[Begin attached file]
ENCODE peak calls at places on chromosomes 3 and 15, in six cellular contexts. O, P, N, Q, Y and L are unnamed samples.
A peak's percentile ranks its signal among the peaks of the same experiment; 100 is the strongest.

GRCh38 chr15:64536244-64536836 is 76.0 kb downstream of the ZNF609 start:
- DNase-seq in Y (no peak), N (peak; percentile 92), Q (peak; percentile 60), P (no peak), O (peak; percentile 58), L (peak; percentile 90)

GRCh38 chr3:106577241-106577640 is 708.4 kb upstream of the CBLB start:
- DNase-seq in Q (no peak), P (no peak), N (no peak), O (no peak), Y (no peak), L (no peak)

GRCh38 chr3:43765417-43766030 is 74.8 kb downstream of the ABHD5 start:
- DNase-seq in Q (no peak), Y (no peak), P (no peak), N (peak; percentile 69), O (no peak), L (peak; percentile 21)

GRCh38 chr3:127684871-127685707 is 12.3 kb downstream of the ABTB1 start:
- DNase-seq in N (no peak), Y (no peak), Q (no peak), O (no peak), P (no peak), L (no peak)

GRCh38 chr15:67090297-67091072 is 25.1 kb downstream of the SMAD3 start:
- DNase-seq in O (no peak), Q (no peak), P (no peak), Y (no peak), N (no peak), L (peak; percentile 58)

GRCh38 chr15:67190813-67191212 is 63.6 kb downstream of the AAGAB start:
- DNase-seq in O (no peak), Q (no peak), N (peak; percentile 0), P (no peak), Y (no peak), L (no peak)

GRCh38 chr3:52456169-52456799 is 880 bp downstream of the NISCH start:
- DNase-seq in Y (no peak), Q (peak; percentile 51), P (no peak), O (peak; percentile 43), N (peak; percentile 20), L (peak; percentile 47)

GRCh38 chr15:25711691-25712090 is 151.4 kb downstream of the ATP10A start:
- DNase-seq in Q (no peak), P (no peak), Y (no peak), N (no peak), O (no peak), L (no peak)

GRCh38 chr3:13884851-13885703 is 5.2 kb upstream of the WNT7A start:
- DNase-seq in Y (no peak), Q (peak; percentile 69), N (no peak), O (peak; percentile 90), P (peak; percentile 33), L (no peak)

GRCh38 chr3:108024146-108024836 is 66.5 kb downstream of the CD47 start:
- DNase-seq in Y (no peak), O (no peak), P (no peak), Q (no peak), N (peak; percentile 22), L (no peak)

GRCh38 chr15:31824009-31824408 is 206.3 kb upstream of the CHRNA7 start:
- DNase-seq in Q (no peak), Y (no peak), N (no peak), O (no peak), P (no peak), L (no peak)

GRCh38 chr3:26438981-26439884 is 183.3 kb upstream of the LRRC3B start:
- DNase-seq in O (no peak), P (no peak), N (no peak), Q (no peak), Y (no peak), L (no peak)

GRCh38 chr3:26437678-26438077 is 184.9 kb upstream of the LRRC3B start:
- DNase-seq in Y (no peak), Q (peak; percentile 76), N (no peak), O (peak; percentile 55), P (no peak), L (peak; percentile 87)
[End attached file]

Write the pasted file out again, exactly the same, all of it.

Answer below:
ENCODE peak calls at places on chromosomes 3 and 15, in six cellular contexts. O, P, N, Q, Y and L are unnamed samples.
A peak's percentile ranks its signal among the peaks of the same experiment; 100 is the strongest.

GRCh38 chr15:64536244-64536836 is 76.0 kb downstream of the ZNF609 start:
- DNase-seq in Y (no peak), N (peak; percentile 92), Q (peak; percentile 60), P (no peak), O (peak; percentile 58), L (peak; percentile 90)

GRCh38 chr3:106577241-106577640 is 708.4 kb upstream of the CBLB start:
- DNase-seq in Q (no peak), P (no peak), N (no peak), O (no peak), Y (no peak), L (no peak)

GRCh38 chr3:43765417-43766030 is 74.8 kb downstream of the ABHD5 start:
- DNase-seq in Q (no peak), Y (no peak), P (no peak), N (peak; percentile 69), O (no peak), L (peak; percentile 21)

GRCh38 chr3:127684871-127685707 is 12.3 kb downstream of the ABTB1 start:
- DNase-seq in N (no peak), Y (no peak), Q (no peak), O (no peak), P (no peak), L (no peak)

GRCh38 chr15:67090297-67091072 is 25.1 kb downstream of the SMAD3 start:
- DNase-seq in O (no peak), Q (no peak), P (no peak), Y (no peak), N (no peak), L (peak; percentile 58)

GRCh38 chr15:67190813-67191212 is 63.6 kb downstream of the AAGAB start:
- DNase-seq in O (no peak), Q (no peak), N (peak; percentile 0), P (no peak), Y (no peak), L (no peak)

GRCh38 chr3:52456169-52456799 is 880 bp downstream of the NISCH start:
- DNase-seq in Y (no peak), Q (peak; percentile 51), P (no peak), O (peak; percentile 43), N (peak; percentile 20), L (peak; percentile 47)

GRCh38 chr15:25711691-25712090 is 151.4 kb downstream of the ATP10A start:
- DNase-seq in Q (no peak), P (no peak), Y (no peak), N (no peak), O (no peak), L (no peak)

GRCh38 chr3:13884851-13885703 is 5.2 kb upstream of the WNT7A start:
- DNase-seq in Y (no peak), Q (peak; percentile 69), N (no peak), O (peak; percentile 90), P (peak; percentile 33), L (no peak)

GRCh38 chr3:108024146-108024836 is 66.5 kb downstream of the CD47 start:
- DNase-seq in Y (no peak), O (no peak), P (no peak), Q (no peak), N (peak; percentile 22), L (no peak)

GRCh38 chr15:31824009-31824408 is 206.3 kb upstream of the CHRNA7 start:
- DNase-seq in Q (no peak), Y (no peak), N (no peak), O (no peak), P (no peak), L (no peak)

GRCh38 chr3:26438981-26439884 is 183.3 kb upstream of the LRRC3B start:
- DNase-seq in O (no peak), P (no peak), N (no peak), Q (no peak), Y (no peak), L (no peak)

GRCh38 chr3:26437678-26438077 is 184.9 kb upstream of the LRRC3B start:
- DNase-seq in Y (no peak), Q (peak; percentile 76), N (no peak), O (peak; percentile 55), P (no peak), L (peak; percentile 87)